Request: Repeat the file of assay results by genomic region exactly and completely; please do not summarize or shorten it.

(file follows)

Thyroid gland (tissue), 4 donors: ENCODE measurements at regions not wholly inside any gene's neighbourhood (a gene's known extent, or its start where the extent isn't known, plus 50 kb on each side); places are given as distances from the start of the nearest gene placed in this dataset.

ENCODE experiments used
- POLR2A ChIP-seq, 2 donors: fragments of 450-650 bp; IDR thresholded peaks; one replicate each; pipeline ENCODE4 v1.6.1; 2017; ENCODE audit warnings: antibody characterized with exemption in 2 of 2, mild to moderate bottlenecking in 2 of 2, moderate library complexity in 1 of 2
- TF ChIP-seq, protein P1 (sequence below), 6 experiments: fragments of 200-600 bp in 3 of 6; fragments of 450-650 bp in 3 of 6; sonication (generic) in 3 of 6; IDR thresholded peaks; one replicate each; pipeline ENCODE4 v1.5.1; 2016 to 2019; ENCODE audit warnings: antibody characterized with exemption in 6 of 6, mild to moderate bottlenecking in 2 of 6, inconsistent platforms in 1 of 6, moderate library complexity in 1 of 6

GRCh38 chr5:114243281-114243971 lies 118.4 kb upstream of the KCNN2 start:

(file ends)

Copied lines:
Thyroid gland (tissue), 4 donors: ENCODE measurements at regions not wholly inside any gene's neighbourhood (a gene's known extent, or its start where the extent isn't known, plus 50 kb on each side); places are given as distances from the start of the nearest gene placed in this dataset.

ENCODE experiments used
- POLR2A ChIP-seq, 2 donors: fragments of 450-650 bp; IDR thresholded peaks; one replicate each; pipeline ENCODE4 v1.6.1; 2017; ENCODE audit warnings: antibody characterized with exemption in 2 of 2, mild to moderate bottlenecking in 2 of 2, moderate library complexity in 1 of 2
- TF ChIP-seq, protein P1 (sequence below), 6 experiments: fragments of 200-600 bp in 3 of 6; fragments of 450-650 bp in 3 of 6; sonication (generic) in 3 of 6; IDR thresholded peaks; one replicate each; pipeline ENCODE4 v1.5.1; 2016 to 2019; ENCODE audit warnings: antibody characterized with exemption in 6 of 6, mild to moderate bottlenecking in 2 of 6, inconsistent platforms in 1 of 6, moderate library complexity in 1 of 6

GRCh38 chr5:114243281-114243971 lies 118.4 kb upstream of the KCNN2 start: